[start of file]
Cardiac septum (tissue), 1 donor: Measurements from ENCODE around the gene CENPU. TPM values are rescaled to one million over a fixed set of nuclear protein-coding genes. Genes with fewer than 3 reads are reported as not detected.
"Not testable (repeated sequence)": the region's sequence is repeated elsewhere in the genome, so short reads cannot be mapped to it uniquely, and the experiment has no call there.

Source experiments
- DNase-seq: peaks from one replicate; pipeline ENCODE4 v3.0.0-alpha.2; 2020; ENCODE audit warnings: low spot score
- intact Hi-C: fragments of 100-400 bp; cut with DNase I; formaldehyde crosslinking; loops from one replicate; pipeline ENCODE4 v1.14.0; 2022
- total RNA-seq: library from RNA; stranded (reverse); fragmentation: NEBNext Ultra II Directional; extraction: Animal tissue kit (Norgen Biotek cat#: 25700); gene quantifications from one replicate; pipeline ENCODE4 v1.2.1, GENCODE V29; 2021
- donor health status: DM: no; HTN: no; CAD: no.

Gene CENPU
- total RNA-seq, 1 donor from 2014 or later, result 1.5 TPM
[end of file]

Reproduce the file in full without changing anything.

Cardiac septum (tissue), 1 donor: Measurements from ENCODE around the gene CENPU. TPM values are rescaled to one million over a fixed set of nuclear protein-coding genes. Genes with fewer than 3 reads are reported as not detected.
"Not testable (repeated sequence)": the region's sequence is repeated elsewhere in the genome, so short reads cannot be mapped to it uniquely, and the experiment has no call there.

Source experiments
- DNase-seq: peaks from one replicate; pipeline ENCODE4 v3.0.0-alpha.2; 2020; ENCODE audit warnings: low spot score
- intact Hi-C: fragments of 100-400 bp; cut with DNase I; formaldehyde crosslinking; loops from one replicate; pipeline ENCODE4 v1.14.0; 2022
- total RNA-seq: library from RNA; stranded (reverse); fragmentation: NEBNext Ultra II Directional; extraction: Animal tissue kit (Norgen Biotek cat#: 25700); gene quantifications from one replicate; pipeline ENCODE4 v1.2.1, GENCODE V29; 2021
- donor health status: DM: no; HTN: no; CAD: no.

Gene CENPU
- total RNA-seq, 1 donor from 2014 or later, result 1.5 TPM